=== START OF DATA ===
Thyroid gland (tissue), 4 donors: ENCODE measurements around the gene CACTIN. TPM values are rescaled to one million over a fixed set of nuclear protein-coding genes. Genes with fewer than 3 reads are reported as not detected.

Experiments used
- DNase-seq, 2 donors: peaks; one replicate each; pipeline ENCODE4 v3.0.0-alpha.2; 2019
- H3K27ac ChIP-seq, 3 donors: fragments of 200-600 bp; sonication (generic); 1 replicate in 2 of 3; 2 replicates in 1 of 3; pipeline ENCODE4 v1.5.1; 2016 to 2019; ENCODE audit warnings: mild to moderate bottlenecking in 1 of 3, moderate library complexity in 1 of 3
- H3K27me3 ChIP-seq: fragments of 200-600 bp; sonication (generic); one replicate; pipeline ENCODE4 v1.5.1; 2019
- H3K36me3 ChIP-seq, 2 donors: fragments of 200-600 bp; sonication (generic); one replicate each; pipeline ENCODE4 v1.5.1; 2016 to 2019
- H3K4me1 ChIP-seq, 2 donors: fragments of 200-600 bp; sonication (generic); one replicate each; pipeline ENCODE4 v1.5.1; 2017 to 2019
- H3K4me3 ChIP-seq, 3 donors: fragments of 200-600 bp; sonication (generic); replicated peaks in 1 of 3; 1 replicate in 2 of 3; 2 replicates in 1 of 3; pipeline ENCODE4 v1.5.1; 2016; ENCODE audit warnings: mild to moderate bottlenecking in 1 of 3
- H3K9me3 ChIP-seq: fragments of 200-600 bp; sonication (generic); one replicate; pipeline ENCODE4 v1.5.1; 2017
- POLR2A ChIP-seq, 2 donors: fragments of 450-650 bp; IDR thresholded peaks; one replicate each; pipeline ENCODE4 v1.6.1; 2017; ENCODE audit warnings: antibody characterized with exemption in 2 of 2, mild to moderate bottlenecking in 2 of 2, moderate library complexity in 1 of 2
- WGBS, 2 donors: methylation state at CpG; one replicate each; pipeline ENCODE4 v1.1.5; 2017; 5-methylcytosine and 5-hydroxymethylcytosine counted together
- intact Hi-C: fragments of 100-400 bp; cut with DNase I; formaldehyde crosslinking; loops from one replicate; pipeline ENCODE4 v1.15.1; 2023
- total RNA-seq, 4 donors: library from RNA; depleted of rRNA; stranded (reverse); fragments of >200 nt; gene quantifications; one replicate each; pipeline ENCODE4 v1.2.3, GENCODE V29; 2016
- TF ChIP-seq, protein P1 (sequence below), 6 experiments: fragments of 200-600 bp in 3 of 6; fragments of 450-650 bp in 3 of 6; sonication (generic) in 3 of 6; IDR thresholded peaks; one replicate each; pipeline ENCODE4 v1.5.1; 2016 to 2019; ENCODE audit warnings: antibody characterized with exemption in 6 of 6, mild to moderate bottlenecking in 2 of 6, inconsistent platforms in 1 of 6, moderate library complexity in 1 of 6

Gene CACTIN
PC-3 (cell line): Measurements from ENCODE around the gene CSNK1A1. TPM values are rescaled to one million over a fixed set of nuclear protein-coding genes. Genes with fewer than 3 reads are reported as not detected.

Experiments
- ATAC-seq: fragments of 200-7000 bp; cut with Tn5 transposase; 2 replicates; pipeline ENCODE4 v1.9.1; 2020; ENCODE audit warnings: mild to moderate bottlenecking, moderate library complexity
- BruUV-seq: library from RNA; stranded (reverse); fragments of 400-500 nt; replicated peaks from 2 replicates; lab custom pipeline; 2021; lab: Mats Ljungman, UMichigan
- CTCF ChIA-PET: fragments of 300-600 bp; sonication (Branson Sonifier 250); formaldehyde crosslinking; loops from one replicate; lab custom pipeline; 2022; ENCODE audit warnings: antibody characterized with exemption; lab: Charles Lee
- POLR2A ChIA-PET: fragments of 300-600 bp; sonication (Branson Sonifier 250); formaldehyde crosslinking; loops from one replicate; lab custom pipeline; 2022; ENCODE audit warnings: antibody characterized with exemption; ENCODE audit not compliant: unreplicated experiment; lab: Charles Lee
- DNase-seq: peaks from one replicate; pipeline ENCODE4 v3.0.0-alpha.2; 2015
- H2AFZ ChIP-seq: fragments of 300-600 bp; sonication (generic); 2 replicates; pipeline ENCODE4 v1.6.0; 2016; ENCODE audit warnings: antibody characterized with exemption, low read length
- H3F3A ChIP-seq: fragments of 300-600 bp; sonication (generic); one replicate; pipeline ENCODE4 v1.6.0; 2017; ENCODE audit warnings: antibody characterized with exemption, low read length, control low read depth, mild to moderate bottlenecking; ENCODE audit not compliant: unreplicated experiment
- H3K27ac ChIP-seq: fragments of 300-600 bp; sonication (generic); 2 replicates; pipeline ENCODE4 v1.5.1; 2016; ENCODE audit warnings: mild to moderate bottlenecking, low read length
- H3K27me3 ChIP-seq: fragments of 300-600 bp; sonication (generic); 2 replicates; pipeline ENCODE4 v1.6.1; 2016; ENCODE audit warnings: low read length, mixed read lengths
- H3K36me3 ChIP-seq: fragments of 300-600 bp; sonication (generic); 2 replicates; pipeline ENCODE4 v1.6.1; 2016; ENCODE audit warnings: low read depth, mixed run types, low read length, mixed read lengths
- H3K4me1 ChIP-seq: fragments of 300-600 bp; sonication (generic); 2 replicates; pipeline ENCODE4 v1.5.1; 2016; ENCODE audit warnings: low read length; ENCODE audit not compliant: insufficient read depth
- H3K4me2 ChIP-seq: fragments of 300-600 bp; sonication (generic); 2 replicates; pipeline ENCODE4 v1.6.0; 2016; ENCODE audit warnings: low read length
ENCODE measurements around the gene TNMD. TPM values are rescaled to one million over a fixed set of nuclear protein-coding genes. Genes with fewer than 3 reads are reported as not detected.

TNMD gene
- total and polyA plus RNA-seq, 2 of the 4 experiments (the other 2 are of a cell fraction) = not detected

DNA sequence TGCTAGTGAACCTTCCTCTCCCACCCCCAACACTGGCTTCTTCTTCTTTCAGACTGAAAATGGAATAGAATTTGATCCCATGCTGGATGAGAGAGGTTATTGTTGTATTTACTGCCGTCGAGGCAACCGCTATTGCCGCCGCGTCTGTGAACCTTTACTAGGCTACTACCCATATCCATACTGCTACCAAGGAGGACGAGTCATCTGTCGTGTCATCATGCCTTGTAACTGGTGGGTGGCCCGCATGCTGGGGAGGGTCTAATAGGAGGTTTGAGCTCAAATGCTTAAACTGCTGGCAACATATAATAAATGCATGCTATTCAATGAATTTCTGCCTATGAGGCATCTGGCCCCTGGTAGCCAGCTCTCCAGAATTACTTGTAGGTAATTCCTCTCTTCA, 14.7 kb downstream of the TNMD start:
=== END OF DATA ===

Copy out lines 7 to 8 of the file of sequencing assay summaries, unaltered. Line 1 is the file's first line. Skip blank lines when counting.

- H3K4me1 ChIP-seq, 2 donors: fragments of 200-600 bp; sonication (generic); one replicate each; pipeline ENCODE4 v1.5.1; 2017 to 2019
- H3K4me3 ChIP-seq, 3 donors: fragments of 200-600 bp; sonication (generic); replicated peaks in 1 of 3; 1 replicate in 2 of 3; 2 replicates in 1 of 3; pipeline ENCODE4 v1.5.1; 2016; ENCODE audit warnings: mild to moderate bottlenecking in 1 of 3